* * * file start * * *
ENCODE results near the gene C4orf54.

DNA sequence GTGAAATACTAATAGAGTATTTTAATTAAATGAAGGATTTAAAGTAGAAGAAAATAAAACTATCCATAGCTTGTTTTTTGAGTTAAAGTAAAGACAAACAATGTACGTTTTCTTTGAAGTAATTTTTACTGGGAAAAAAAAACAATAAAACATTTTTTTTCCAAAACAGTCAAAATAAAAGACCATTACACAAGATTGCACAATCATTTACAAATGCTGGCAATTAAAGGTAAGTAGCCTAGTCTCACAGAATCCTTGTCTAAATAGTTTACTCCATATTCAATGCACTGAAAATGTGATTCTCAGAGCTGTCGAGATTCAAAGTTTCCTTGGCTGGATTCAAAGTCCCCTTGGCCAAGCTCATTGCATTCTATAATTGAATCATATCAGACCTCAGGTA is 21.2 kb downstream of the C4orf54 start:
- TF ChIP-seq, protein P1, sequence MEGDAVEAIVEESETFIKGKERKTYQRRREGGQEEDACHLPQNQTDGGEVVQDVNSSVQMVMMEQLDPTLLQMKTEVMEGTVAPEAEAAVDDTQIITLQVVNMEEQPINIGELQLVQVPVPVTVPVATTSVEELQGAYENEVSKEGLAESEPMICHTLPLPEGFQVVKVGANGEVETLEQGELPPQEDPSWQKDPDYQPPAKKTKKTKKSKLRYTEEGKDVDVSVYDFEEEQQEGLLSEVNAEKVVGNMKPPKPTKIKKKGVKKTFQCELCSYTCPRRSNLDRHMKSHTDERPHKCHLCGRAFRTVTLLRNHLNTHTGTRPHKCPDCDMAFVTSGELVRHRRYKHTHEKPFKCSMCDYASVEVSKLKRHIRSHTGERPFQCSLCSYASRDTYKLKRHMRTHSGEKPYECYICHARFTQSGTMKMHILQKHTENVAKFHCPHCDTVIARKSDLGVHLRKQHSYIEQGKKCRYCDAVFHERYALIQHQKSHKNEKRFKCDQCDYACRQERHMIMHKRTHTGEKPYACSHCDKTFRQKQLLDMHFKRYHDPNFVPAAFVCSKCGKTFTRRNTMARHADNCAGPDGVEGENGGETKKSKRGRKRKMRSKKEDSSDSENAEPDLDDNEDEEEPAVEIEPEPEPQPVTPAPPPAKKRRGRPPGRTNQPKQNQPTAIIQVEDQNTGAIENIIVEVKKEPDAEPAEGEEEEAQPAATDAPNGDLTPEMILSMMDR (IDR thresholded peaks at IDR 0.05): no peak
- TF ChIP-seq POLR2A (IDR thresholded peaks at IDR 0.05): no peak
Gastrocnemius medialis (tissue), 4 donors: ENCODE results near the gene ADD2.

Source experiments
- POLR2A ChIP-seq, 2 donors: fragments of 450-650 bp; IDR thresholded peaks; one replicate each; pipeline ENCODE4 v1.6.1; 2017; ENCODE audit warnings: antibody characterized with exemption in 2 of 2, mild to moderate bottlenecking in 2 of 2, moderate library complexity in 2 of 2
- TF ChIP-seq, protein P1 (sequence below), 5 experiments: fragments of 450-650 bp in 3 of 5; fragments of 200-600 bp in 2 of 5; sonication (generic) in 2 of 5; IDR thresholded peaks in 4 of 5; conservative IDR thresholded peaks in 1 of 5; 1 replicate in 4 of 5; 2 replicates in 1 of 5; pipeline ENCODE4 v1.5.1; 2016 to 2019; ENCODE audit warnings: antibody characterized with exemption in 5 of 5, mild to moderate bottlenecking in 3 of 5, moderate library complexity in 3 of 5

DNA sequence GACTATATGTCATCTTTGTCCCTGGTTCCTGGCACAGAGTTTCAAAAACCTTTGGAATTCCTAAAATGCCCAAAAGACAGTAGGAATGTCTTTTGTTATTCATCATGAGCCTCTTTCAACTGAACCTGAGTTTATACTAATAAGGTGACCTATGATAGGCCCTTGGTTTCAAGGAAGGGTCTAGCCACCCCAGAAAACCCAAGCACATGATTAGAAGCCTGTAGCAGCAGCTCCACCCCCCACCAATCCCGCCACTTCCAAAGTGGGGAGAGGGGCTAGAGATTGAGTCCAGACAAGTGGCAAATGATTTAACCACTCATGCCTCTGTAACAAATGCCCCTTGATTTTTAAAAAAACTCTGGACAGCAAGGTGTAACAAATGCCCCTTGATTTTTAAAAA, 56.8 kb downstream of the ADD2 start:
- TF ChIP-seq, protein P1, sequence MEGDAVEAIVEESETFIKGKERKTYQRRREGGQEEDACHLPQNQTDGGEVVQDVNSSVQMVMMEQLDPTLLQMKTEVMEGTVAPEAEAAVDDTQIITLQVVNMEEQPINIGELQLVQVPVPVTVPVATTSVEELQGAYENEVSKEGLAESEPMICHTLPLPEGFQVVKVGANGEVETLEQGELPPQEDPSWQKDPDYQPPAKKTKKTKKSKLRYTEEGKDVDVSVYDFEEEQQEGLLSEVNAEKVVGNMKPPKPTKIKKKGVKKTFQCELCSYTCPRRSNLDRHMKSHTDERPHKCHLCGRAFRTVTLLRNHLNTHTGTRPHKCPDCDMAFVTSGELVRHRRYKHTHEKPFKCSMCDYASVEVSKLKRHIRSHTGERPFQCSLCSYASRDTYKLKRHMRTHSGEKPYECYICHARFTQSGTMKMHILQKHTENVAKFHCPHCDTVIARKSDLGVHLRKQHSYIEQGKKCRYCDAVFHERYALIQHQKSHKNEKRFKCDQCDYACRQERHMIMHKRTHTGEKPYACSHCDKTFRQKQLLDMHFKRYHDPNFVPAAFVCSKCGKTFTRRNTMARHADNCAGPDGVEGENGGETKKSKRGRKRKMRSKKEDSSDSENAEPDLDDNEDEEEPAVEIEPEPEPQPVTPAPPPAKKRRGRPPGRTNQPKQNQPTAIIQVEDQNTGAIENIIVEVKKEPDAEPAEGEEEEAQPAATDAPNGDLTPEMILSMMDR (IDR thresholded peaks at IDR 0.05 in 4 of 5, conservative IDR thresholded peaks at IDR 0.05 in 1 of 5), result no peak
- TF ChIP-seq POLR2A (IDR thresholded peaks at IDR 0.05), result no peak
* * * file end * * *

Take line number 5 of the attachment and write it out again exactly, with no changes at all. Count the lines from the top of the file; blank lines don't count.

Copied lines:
Gastrocnemius medialis (tissue), 4 donors: ENCODE results near the gene ADD2.